This course - a companion to “E-therapy: Ethical Considerations” and “Ethical Dilemmas in Online Counselling: Case Studies” - explores the main issues related to ethical use of social media in counselling.
About this course
Many mental health helpers assert that they are not interested in doing “e-therapy” (online sessions). Others - the more reluctant users of twenty-first-century online technologies - would undoubtedly like the whole issue of practitioner interaction with the cyber domain to go away; they believe that they can avoid any problems by engaging as little as possible with social media. But those same practitioners still have a smart phone and, most likely, an email address: devices and platforms which are broadly included as part of - and normally linked to - “social media”. Whether we like it or not, we are living and working in an increasingly cyber-permeated world. If we are genuine about wanting to deliver the highest quality service to our clients, we must operate from an ethical stance in that world, which means that we need to understand how that world works. The purpose of this course - a companion to “E-therapy: Ethical Considerations” and “Ethical Dilemmas in Online Counselling: Case Studies” - is to acquaint you, the mental health professional, with the main issues related to ethical use of social media in counselling. We examine the new possibilities - and new risks - emerging with the swiftly accelerating use of social media platforms in both counselling contexts and everyday life. We identify the issues which give rise to ethical considerations and review these in light of some frameworks or codes of ethics which have already considered the question of interface with online technologies and issued mandates or guidelines for their professionals. Upon successful completion of the course, you will be able to: Identify both possibilities and risks for the therapeutic relationship made possible by recent online technologies; Name the chief issues which arise from use of social networking sites in a counselling/mental health context; Discuss the chief risks to confidentiality when communication occurs with clients via social media; List the factors which must be taken into consideration before accepting a “Friend” or connection request from a client via social networking sites; Show how dual or multiple relationships created via social media can harm clients and/or the therapeutic relationship; Name the issues which practitioners must face when they allow client communication via email, text message, and/or by mobile phone; Cite tips which help the mental health professional proactively avoid ethical problems through practices adopted vis-a-vis social media.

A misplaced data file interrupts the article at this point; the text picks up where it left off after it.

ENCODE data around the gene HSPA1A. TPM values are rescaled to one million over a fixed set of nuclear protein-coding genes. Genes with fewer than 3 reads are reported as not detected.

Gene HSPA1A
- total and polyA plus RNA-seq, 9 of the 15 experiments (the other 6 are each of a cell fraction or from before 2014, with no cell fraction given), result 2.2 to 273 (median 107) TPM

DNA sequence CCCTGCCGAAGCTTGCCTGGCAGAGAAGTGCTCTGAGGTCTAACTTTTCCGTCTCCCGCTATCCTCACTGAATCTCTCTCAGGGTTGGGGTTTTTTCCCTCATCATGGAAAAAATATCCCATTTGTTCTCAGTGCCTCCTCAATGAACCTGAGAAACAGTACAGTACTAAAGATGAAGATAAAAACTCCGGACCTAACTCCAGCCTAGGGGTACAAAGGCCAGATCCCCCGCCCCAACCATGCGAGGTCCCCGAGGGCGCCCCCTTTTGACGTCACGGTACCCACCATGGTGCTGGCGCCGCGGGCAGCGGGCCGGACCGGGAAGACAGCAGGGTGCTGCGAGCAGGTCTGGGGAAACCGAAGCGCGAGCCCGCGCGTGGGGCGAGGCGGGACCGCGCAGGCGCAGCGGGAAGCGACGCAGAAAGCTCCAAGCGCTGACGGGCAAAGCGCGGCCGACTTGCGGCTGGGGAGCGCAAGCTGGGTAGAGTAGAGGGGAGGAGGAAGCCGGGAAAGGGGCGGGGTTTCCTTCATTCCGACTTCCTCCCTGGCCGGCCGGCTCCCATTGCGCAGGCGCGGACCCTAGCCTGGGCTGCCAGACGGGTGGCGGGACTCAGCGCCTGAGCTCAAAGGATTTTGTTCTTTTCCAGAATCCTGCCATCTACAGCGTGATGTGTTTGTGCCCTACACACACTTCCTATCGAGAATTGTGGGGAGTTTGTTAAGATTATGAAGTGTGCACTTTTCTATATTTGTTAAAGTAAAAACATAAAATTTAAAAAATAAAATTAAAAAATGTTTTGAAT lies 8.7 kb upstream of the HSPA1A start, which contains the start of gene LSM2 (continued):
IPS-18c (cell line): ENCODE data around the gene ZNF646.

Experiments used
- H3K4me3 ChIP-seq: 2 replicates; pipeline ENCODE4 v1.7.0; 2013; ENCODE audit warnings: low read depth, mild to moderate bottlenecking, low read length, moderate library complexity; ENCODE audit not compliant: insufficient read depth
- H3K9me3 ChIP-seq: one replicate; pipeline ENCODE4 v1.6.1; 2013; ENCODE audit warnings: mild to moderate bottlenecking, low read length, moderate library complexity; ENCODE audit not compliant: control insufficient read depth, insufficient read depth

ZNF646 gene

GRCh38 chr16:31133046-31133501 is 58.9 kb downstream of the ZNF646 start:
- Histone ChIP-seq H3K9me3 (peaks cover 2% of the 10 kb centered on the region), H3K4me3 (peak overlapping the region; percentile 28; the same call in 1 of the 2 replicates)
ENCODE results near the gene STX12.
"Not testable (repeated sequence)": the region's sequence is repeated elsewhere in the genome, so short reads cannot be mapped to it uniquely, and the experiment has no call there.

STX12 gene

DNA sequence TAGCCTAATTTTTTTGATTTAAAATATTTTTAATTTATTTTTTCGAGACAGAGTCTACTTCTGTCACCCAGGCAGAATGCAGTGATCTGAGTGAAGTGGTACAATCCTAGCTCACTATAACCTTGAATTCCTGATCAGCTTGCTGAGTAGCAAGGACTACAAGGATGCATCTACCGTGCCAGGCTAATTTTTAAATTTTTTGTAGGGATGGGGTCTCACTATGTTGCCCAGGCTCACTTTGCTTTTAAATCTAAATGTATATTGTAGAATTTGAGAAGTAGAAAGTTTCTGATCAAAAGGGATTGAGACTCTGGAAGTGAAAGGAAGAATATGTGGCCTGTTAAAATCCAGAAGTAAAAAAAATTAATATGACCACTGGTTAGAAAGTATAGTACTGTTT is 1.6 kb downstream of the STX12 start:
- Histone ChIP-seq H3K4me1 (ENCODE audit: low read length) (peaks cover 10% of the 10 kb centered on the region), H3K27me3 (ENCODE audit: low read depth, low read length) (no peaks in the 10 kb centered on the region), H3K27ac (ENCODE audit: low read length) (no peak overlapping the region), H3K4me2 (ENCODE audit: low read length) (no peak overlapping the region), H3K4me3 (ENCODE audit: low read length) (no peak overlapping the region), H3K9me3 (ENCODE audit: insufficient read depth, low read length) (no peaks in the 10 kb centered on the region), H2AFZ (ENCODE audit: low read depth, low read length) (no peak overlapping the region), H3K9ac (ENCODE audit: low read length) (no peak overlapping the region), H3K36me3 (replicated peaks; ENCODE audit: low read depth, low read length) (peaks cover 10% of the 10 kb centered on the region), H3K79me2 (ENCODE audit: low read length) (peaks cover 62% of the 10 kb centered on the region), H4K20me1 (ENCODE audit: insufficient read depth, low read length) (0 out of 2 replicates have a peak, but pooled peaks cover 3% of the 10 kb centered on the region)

Included with Membership
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